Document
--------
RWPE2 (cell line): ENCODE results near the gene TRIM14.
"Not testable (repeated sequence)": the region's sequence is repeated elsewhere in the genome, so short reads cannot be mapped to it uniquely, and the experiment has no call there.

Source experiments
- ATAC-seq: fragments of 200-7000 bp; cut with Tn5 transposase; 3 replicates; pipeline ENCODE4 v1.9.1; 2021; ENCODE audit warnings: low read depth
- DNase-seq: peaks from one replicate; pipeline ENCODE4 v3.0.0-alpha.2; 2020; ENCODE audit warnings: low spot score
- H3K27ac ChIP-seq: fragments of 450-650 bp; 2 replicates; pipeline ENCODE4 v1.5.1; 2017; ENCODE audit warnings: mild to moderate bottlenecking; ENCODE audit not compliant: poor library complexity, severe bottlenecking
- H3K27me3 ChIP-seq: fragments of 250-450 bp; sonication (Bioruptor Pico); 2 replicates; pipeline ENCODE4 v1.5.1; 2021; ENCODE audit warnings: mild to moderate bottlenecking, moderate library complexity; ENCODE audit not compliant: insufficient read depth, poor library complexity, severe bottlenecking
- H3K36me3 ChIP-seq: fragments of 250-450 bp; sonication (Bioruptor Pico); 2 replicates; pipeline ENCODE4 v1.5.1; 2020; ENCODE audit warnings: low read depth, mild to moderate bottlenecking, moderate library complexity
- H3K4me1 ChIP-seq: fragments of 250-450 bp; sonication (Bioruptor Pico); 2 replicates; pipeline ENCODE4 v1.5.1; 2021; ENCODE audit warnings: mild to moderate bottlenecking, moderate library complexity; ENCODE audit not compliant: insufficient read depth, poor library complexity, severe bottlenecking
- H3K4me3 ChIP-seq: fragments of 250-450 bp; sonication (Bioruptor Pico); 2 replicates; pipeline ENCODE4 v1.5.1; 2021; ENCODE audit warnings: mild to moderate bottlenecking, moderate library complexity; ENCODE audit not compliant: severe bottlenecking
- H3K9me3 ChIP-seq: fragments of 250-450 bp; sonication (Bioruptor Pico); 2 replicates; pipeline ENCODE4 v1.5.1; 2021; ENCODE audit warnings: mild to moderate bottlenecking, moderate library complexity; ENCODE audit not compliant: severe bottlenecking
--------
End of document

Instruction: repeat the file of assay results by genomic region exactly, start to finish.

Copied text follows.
RWPE2 (cell line): ENCODE results near the gene TRIM14.
"Not testable (repeated sequence)": the region's sequence is repeated elsewhere in the genome, so short reads cannot be mapped to it uniquely, and the experiment has no call there.

Source experiments
- ATAC-seq: fragments of 200-7000 bp; cut with Tn5 transposase; 3 replicates; pipeline ENCODE4 v1.9.1; 2021; ENCODE audit warnings: low read depth
- DNase-seq: peaks from one replicate; pipeline ENCODE4 v3.0.0-alpha.2; 2020; ENCODE audit warnings: low spot score
- H3K27ac ChIP-seq: fragments of 450-650 bp; 2 replicates; pipeline ENCODE4 v1.5.1; 2017; ENCODE audit warnings: mild to moderate bottlenecking; ENCODE audit not compliant: poor library complexity, severe bottlenecking
- H3K27me3 ChIP-seq: fragments of 250-450 bp; sonication (Bioruptor Pico); 2 replicates; pipeline ENCODE4 v1.5.1; 2021; ENCODE audit warnings: mild to moderate bottlenecking, moderate library complexity; ENCODE audit not compliant: insufficient read depth, poor library complexity, severe bottlenecking
- H3K36me3 ChIP-seq: fragments of 250-450 bp; sonication (Bioruptor Pico); 2 replicates; pipeline ENCODE4 v1.5.1; 2020; ENCODE audit warnings: low read depth, mild to moderate bottlenecking, moderate library complexity
- H3K4me1 ChIP-seq: fragments of 250-450 bp; sonication (Bioruptor Pico); 2 replicates; pipeline ENCODE4 v1.5.1; 2021; ENCODE audit warnings: mild to moderate bottlenecking, moderate library complexity; ENCODE audit not compliant: insufficient read depth, poor library complexity, severe bottlenecking
- H3K4me3 ChIP-seq: fragments of 250-450 bp; sonication (Bioruptor Pico); 2 replicates; pipeline ENCODE4 v1.5.1; 2021; ENCODE audit warnings: mild to moderate bottlenecking, moderate library complexity; ENCODE audit not compliant: severe bottlenecking
- H3K9me3 ChIP-seq: fragments of 250-450 bp; sonication (Bioruptor Pico); 2 replicates; pipeline ENCODE4 v1.5.1; 2021; ENCODE audit warnings: mild to moderate bottlenecking, moderate library complexity; ENCODE audit not compliant: severe bottlenecking